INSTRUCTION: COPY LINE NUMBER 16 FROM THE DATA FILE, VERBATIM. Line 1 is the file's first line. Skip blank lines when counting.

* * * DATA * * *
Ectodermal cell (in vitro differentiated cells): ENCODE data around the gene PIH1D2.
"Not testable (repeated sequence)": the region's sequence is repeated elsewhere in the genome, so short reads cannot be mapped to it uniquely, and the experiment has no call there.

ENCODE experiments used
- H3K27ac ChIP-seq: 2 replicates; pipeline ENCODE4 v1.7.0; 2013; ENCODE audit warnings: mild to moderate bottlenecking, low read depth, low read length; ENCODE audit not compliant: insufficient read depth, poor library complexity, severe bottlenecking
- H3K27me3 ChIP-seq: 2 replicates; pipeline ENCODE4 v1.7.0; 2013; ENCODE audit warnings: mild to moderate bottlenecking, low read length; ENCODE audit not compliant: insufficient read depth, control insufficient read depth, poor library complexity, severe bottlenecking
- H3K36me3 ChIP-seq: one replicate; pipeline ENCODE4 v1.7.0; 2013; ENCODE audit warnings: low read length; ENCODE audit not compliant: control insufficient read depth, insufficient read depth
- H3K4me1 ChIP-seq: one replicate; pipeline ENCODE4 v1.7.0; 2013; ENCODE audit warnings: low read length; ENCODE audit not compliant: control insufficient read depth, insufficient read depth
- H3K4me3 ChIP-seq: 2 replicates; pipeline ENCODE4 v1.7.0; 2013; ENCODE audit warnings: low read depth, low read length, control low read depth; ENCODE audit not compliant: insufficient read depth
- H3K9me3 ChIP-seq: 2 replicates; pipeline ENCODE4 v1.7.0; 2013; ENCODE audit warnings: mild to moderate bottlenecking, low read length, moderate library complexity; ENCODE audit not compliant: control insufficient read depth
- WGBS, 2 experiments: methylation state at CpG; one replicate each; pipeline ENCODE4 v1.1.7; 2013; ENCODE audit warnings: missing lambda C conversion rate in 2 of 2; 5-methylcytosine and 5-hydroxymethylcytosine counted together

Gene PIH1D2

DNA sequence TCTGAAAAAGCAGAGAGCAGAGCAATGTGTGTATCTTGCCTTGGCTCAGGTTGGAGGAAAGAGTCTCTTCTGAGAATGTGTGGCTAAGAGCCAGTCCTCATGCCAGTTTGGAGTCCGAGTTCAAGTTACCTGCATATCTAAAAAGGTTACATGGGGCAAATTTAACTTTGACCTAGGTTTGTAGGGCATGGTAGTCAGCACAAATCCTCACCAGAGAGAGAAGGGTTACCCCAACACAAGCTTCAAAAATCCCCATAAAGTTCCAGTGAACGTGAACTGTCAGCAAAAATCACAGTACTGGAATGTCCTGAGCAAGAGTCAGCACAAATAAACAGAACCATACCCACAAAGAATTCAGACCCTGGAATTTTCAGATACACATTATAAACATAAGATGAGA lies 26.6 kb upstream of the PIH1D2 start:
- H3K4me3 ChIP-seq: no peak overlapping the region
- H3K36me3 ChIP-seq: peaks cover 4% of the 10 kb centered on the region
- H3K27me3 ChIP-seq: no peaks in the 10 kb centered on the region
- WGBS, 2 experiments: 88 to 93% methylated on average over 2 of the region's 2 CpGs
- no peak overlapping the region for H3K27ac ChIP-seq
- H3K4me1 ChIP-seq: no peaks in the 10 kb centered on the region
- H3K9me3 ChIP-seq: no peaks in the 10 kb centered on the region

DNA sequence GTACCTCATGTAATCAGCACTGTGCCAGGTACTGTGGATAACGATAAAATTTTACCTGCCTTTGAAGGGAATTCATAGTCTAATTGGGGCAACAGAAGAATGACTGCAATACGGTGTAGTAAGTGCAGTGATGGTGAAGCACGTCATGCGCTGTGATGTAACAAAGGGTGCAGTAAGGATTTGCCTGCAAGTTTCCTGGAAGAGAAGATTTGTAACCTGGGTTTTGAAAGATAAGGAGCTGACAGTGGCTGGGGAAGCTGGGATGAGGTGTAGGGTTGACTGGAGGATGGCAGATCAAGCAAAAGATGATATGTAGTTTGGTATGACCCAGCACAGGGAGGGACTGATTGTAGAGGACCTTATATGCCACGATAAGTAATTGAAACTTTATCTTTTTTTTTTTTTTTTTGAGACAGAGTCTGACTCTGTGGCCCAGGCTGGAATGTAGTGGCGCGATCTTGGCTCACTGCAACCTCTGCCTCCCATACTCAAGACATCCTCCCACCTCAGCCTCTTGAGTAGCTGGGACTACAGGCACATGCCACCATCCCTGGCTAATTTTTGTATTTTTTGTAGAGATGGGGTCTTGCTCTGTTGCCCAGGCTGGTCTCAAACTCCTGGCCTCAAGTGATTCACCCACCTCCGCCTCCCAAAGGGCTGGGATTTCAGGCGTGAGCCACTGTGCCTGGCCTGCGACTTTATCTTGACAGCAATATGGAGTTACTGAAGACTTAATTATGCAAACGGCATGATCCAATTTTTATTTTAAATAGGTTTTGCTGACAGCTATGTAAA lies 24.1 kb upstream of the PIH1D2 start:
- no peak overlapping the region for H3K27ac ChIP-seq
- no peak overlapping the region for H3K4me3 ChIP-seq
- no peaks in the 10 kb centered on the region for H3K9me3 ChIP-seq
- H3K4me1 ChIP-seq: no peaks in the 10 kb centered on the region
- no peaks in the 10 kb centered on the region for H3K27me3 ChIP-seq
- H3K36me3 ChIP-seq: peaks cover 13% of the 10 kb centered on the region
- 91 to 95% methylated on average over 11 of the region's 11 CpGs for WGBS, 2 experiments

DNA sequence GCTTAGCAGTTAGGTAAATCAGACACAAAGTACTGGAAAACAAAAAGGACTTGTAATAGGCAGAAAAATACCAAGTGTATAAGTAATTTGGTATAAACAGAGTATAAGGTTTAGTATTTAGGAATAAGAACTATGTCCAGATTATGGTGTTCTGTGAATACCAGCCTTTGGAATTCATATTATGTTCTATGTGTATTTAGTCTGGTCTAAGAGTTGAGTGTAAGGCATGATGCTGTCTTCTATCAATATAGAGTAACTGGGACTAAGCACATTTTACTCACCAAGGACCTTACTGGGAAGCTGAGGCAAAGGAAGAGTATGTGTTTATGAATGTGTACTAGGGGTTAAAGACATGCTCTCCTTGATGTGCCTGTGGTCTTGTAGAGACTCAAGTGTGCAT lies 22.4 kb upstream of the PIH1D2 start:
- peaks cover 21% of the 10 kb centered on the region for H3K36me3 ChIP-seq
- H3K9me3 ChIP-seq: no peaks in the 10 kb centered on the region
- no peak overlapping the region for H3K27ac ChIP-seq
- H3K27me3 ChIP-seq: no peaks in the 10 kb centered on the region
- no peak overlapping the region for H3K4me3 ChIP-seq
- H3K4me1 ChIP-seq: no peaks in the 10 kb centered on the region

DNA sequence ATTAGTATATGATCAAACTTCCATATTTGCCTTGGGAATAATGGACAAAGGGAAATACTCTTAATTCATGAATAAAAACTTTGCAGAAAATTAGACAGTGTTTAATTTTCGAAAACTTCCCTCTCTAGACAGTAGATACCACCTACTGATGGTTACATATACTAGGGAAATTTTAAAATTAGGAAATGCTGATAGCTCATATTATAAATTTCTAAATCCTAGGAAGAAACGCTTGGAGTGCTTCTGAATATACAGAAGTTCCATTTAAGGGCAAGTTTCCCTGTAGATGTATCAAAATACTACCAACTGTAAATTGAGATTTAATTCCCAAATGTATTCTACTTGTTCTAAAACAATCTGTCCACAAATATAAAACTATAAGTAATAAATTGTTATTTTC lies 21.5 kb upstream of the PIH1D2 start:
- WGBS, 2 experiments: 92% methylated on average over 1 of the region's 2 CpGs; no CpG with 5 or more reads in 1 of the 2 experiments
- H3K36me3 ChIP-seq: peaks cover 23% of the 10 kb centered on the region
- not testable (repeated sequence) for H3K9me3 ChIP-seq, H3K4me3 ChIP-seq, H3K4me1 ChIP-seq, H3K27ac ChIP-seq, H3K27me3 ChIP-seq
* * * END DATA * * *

- WGBS, 2 experiments: 88 to 93% methylated on average over 2 of the region's 2 CpGs